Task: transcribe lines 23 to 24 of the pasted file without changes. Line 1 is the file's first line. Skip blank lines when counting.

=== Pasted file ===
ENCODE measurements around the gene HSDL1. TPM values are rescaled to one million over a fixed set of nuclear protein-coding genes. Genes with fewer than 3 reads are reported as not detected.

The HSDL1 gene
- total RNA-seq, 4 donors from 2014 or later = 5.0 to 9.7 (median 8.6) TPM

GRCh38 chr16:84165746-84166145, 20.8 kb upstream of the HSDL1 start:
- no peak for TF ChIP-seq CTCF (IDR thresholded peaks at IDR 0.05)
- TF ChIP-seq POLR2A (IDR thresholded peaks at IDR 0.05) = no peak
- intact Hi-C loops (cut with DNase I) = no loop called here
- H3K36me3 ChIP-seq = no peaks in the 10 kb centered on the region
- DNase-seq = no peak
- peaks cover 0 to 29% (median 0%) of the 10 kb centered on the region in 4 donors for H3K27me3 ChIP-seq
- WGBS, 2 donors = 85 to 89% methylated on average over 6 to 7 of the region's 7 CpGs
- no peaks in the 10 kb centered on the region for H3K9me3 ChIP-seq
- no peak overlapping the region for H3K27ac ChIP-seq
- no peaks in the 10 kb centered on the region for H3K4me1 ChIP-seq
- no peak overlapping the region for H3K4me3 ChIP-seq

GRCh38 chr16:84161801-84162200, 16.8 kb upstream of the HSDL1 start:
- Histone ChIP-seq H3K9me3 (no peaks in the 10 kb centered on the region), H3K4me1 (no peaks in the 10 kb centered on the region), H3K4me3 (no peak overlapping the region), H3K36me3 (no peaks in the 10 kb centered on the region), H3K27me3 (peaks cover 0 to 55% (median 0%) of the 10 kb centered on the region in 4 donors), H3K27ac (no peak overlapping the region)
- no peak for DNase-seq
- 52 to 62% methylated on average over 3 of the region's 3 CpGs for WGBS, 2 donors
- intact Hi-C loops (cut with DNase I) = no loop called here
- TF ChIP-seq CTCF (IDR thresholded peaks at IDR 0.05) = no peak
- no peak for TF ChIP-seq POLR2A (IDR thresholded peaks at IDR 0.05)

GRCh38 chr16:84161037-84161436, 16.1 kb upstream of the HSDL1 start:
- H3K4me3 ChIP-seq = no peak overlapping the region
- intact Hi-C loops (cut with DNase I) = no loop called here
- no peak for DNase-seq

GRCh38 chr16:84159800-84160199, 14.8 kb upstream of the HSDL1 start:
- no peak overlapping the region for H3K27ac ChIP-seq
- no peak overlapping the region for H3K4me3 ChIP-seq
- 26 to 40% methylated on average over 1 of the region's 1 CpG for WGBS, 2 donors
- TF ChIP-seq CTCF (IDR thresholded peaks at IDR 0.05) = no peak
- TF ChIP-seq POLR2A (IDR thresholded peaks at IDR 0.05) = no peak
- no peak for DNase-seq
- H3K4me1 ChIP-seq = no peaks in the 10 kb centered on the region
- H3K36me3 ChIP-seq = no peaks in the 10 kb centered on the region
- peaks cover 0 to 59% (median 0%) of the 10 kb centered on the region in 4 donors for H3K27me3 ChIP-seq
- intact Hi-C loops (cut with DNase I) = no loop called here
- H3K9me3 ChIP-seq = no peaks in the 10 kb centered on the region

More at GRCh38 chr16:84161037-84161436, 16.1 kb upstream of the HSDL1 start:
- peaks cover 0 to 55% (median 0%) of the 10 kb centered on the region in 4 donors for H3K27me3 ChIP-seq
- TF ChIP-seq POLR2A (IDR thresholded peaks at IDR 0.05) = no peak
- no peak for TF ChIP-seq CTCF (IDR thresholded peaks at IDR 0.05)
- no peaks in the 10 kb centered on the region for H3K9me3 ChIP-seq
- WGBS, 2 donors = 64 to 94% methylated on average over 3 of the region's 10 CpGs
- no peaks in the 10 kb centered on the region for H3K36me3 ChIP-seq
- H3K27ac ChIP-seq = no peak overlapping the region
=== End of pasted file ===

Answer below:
GRCh38 chr16:84161037-84161436, 16.1 kb upstream of the HSDL1 start:
- H3K4me3 ChIP-seq = no peak overlapping the region